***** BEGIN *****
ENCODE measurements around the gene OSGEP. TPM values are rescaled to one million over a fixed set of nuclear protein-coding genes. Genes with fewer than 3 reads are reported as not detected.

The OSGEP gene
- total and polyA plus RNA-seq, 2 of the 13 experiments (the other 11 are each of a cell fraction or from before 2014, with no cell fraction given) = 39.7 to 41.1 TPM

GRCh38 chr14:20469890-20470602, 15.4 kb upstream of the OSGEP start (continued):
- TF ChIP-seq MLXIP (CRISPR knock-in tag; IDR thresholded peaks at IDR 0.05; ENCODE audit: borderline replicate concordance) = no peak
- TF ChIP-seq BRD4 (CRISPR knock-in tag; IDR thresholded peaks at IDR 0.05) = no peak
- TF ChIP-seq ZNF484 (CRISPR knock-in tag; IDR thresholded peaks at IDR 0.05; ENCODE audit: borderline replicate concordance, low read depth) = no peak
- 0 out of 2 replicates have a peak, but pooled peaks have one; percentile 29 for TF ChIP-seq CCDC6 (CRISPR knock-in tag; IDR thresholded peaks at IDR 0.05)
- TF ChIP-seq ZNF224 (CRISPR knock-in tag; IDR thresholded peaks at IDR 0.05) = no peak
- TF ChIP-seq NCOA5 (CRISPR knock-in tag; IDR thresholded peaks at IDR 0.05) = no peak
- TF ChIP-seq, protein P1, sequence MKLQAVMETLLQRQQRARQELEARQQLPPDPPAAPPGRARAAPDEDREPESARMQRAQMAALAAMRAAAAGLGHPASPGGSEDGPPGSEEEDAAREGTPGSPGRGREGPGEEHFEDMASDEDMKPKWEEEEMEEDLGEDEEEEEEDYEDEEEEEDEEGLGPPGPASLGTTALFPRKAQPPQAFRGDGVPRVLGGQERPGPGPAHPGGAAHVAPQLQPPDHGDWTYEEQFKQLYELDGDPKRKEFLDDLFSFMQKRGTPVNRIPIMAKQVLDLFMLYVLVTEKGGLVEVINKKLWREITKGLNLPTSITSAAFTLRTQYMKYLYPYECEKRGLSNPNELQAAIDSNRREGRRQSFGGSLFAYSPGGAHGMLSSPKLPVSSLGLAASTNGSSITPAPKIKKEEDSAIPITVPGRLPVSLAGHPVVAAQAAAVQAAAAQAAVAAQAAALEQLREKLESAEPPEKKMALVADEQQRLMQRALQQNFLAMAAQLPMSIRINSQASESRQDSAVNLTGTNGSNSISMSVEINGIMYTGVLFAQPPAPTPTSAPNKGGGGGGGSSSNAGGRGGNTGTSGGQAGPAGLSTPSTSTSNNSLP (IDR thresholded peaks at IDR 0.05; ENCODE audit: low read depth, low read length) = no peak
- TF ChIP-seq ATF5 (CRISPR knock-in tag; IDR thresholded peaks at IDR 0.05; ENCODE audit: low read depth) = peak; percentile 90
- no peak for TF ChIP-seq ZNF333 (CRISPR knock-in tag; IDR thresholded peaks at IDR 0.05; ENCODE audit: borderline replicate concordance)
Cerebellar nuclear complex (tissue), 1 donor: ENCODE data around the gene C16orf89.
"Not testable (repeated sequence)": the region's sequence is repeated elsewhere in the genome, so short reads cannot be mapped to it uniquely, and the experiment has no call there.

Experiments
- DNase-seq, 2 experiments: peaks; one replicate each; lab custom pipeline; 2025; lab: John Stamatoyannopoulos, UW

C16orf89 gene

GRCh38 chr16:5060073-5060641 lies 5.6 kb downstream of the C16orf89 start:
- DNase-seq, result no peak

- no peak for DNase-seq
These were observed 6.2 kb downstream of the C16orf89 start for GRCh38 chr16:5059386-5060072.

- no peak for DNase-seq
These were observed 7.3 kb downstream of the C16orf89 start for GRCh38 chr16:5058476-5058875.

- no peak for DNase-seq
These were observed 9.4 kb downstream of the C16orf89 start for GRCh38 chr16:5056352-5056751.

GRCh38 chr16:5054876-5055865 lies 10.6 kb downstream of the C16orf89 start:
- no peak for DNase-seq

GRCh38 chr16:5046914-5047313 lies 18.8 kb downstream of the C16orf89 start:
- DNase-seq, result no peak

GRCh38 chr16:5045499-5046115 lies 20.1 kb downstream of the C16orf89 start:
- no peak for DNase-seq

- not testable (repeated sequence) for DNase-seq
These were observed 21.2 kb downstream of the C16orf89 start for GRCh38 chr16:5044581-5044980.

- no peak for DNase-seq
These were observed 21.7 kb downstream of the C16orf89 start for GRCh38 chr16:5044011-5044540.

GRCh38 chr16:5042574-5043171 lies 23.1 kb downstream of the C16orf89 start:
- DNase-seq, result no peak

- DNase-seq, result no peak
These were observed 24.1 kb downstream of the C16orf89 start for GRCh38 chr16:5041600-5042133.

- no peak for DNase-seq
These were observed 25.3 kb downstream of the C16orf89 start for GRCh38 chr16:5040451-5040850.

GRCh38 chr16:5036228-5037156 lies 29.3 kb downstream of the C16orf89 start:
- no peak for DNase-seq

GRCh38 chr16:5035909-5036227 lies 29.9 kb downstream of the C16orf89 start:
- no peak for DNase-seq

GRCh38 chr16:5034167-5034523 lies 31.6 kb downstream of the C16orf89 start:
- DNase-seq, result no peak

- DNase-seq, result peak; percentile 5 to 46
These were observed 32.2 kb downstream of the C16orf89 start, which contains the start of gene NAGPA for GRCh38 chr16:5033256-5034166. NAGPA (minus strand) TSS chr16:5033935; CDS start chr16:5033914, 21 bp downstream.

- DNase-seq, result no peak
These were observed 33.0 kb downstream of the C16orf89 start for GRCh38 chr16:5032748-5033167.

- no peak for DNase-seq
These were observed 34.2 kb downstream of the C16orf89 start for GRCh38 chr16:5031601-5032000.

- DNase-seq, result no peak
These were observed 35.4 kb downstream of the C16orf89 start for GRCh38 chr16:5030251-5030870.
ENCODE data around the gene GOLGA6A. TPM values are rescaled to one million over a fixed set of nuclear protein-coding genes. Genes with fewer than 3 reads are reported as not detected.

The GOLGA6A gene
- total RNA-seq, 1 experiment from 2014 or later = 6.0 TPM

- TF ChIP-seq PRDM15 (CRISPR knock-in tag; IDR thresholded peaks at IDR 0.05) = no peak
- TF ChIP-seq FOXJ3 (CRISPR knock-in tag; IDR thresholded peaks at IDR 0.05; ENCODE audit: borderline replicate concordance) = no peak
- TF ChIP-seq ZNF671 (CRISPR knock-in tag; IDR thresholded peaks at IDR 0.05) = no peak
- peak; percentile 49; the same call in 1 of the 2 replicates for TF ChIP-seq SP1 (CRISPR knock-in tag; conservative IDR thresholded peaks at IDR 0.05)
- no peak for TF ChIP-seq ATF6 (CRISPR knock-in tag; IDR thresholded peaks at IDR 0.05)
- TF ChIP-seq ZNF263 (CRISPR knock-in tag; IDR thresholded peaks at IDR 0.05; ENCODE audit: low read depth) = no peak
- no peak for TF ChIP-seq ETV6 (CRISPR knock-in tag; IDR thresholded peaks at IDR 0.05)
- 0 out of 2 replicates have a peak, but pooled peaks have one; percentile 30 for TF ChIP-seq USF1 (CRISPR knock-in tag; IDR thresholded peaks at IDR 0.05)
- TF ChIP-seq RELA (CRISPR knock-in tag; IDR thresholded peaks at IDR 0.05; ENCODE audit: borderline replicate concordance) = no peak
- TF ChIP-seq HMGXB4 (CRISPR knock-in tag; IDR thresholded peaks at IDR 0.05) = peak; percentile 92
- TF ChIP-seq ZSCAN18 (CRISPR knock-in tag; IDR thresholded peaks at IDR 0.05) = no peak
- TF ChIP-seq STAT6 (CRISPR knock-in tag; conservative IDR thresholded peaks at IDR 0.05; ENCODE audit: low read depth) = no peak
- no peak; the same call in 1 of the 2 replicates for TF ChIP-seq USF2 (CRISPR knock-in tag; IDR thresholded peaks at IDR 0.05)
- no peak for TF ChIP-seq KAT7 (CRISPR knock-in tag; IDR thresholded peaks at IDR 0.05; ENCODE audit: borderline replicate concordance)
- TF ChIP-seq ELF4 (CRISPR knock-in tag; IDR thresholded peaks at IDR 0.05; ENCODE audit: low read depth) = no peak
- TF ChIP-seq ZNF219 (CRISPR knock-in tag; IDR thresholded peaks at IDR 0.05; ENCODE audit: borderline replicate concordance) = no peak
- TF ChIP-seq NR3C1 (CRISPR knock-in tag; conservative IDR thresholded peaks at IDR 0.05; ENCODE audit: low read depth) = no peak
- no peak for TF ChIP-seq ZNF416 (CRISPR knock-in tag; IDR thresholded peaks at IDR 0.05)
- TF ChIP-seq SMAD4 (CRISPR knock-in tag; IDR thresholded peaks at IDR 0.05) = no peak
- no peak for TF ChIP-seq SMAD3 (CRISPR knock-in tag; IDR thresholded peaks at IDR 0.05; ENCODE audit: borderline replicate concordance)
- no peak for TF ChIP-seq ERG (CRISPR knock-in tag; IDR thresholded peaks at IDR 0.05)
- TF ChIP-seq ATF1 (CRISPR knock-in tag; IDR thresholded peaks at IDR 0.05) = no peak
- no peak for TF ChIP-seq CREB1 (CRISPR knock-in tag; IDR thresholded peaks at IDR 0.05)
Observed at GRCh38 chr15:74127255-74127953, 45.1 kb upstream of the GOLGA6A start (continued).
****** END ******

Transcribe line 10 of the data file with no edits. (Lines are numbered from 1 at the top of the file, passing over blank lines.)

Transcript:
- TF ChIP-seq NCOA5 (CRISPR knock-in tag; IDR thresholded peaks at IDR 0.05) = no peak